Heading out of the mall.
Milledgeville Mall's sign looks to be original but renovated for the renaming in the 90's.
Goody's bankruptcy, however, left an obvious hole in the mall. It seems that Goody's positioning as a prominent anchor in all three malls left a mark that revealed how much small town malls are struggling with anchor losses due to mergers, bankruptcies and an overall decline in the standard of living in outlying areas. Unlike larger cities that can retrofit with lifestyle centers and big boxes, anchor losses at even the healthiest small town malls are often devastating. Thankfully, Belk and JCPenney have not abandoned the center, and Belk's commitment to small town markets has provided at least a modest department store to towns that otherwise would have none. Its previous local partnership as Belk Matthews once dominated this region, and it still remains today without Mr. Matthews as the merchant. The Goody's is also hardly dead weight since it is a good candidate for a large bookstore chain, which is desperately needed in a college town since Waldenbooks closed. Books-A-Million could easily fill the space vacated by Goody's, which would undeniably draw traffic to the mall. Obviously, a mall so small has trouble competing with better retail options in Macon and Augusta, but it seems that the mall could still offer more than it has right now.
Next to the main mall entrance, the mall looks more like a goofy strip mall. A Mexican restaurant with no mall access, the dead Goody's and Office Max, which has no mall access, is lined up.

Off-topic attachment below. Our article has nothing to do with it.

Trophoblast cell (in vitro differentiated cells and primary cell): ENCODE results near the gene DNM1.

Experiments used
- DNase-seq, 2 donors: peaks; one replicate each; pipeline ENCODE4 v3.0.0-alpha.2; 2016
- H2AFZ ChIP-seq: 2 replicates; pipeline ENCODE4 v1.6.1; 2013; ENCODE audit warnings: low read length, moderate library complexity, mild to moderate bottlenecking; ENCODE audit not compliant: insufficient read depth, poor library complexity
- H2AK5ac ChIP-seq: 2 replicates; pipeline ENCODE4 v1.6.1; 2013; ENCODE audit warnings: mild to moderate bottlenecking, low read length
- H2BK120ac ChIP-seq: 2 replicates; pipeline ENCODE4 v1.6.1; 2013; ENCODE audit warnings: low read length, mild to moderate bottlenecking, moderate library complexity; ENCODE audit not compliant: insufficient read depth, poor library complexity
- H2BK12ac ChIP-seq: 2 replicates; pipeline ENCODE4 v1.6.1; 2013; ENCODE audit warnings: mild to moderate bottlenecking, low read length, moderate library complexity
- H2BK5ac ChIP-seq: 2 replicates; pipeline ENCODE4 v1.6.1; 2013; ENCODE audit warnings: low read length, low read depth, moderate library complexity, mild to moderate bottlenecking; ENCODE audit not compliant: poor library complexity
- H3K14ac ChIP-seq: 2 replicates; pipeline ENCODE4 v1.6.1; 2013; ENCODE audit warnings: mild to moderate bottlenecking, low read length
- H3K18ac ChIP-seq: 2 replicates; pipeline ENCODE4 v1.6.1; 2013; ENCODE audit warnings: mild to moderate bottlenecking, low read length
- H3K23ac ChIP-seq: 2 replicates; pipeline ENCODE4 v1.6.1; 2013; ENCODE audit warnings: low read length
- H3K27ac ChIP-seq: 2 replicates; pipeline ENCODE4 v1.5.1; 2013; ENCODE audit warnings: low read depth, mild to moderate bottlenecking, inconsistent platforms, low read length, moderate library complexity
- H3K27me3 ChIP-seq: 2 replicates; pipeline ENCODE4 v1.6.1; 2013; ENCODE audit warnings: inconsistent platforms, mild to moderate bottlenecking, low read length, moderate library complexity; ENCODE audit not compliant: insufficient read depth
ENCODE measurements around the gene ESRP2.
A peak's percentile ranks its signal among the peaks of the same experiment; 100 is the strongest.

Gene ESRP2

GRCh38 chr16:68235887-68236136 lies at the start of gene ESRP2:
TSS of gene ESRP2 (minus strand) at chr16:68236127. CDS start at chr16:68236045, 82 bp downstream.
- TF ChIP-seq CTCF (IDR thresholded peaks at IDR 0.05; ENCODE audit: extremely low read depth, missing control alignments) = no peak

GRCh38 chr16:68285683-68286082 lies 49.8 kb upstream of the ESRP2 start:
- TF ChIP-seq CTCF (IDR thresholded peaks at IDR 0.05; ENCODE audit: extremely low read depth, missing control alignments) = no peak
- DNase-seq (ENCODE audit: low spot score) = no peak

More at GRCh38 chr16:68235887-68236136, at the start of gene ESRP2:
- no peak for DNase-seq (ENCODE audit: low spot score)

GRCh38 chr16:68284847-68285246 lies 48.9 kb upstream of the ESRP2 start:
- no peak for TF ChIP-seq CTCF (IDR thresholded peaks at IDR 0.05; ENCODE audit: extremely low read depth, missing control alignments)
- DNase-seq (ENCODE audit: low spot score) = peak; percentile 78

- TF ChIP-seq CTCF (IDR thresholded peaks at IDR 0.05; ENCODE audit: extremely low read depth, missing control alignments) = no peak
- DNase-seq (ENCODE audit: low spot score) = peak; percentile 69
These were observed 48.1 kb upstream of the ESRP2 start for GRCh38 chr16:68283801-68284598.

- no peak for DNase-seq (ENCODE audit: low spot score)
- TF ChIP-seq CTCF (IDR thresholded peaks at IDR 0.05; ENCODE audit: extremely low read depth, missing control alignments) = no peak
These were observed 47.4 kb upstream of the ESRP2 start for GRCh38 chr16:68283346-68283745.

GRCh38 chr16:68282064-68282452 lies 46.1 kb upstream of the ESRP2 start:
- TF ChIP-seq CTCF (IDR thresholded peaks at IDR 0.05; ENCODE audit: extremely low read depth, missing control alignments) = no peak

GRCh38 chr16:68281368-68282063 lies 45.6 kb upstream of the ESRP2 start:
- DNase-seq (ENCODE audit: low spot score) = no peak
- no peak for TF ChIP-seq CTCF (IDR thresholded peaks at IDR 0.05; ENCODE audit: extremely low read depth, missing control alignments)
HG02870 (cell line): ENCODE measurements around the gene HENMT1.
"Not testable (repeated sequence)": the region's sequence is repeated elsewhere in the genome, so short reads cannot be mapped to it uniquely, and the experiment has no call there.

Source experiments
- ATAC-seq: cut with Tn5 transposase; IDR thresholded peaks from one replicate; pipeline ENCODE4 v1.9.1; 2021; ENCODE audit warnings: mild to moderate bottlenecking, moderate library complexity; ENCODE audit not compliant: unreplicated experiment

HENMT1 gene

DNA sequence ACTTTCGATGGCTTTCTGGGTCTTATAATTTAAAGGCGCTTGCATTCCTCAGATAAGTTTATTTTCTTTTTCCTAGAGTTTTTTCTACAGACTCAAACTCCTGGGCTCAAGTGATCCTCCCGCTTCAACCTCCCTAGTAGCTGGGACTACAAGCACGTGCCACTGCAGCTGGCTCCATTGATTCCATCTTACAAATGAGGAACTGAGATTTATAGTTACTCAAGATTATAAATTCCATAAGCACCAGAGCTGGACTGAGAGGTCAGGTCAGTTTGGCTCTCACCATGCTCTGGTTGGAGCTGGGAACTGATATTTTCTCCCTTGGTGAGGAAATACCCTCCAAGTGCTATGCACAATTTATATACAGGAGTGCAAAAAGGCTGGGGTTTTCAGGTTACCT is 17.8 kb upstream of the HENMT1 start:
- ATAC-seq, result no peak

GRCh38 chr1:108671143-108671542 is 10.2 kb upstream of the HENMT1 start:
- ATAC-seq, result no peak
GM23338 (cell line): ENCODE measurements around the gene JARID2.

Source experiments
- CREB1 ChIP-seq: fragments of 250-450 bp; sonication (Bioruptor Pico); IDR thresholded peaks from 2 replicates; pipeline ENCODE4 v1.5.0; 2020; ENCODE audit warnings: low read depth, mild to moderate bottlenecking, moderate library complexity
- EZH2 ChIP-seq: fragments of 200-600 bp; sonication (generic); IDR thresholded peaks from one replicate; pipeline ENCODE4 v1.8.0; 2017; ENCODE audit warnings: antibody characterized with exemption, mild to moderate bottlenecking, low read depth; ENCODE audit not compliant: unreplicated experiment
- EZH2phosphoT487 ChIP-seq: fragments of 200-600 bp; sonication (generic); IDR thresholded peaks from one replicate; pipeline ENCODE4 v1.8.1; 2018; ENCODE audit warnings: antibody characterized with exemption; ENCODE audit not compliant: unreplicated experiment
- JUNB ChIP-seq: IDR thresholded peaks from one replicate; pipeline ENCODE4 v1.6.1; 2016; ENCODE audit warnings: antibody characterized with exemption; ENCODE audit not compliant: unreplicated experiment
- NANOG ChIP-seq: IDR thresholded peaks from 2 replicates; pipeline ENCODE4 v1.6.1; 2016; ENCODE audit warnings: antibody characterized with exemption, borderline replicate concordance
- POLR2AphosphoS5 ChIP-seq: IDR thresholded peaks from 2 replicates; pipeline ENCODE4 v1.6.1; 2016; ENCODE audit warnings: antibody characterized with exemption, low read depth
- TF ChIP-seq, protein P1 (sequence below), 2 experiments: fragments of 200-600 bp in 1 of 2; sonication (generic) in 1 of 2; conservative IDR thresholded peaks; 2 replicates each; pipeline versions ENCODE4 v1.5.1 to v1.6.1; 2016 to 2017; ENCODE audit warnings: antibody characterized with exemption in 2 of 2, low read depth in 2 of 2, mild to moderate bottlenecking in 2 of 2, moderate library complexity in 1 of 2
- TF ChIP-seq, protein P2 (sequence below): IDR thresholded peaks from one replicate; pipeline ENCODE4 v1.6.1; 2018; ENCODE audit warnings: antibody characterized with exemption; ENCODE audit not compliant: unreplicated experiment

JCPenney made no effort architecturally at all when this store was built. They didn't even attach an outside entrance. Shoppers actually enter the corridor in the door there, which goes into the mall right in front of the mall entrance.
Belk, featuring plain white arches. Note the distance between the Belk sign and the door, which previously included "Matthews".
Rite-Aid (formerly Eckerd) has its own outside entrance on the front of the mall. This was typical in older, second-tier malls.
When Hatcher Square became Milledgeville Mall, it got this stodgy new urbanist brick entrance, which looks gaudy and out of place in comparison to the mall.
Milledgeville Mall I am doubting will be going anywhere soon, but I think a better job could be done filling this mall. A nice bookstore, a small expansion and a more tasteful renovation I'm sure would help. A mall with 40-50 stores would obviously be more of a draw than the 20 odd inline stores it has now. What will happen there is unknown, but it is hoped that the local economy is strong enough to support this quirky little mall. Milledgeville itself is in a good position to become a much larger city in the future if the economy improves. It has several industries, a major state college, a popular lake and is centrally located. It is also a bit more scenic than other areas in that it is more mountainous due to its position on the "fall line". I do think that if the city starts growing again that the mall will also expand and improve. I don't, however, like the new name and wonder why they changed it. Because it is lesser known, I also was not able to provide much history of it, which I hope to uncover in time. While I do not think this mall is particularly outstanding in any way, I think it still has been shortchanged of its potential where it could look better, be a little bigger and offer more to the local population.